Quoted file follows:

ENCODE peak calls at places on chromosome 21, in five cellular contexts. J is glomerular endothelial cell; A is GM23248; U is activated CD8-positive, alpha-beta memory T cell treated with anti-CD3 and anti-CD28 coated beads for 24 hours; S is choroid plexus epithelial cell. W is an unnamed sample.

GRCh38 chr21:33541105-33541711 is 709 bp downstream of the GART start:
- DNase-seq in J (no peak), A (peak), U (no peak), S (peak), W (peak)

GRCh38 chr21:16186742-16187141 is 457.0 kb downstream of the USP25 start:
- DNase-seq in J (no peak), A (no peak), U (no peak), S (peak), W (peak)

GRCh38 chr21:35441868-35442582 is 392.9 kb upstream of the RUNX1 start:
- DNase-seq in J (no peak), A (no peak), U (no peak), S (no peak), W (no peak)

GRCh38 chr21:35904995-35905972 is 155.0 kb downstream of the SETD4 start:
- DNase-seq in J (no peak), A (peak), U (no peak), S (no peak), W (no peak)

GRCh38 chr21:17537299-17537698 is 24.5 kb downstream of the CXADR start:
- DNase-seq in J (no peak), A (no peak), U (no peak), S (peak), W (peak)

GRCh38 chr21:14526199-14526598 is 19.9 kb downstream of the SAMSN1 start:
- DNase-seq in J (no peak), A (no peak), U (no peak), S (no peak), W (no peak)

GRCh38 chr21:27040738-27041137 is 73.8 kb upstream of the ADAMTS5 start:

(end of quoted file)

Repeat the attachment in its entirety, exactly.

ENCODE peak calls at places on chromosome 21, in five cellular contexts. J is glomerular endothelial cell; A is GM23248; U is activated CD8-positive, alpha-beta memory T cell treated with anti-CD3 and anti-CD28 coated beads for 24 hours; S is choroid plexus epithelial cell. W is an unnamed sample.

GRCh38 chr21:33541105-33541711 is 709 bp downstream of the GART start:
- DNase-seq in J (no peak), A (peak), U (no peak), S (peak), W (peak)

GRCh38 chr21:16186742-16187141 is 457.0 kb downstream of the USP25 start:
- DNase-seq in J (no peak), A (no peak), U (no peak), S (peak), W (peak)

GRCh38 chr21:35441868-35442582 is 392.9 kb upstream of the RUNX1 start:
- DNase-seq in J (no peak), A (no peak), U (no peak), S (no peak), W (no peak)

GRCh38 chr21:35904995-35905972 is 155.0 kb downstream of the SETD4 start:
- DNase-seq in J (no peak), A (peak), U (no peak), S (no peak), W (no peak)

GRCh38 chr21:17537299-17537698 is 24.5 kb downstream of the CXADR start:
- DNase-seq in J (no peak), A (no peak), U (no peak), S (peak), W (peak)

GRCh38 chr21:14526199-14526598 is 19.9 kb downstream of the SAMSN1 start:
- DNase-seq in J (no peak), A (no peak), U (no peak), S (no peak), W (no peak)

GRCh38 chr21:27040738-27041137 is 73.8 kb upstream of the ADAMTS5 start: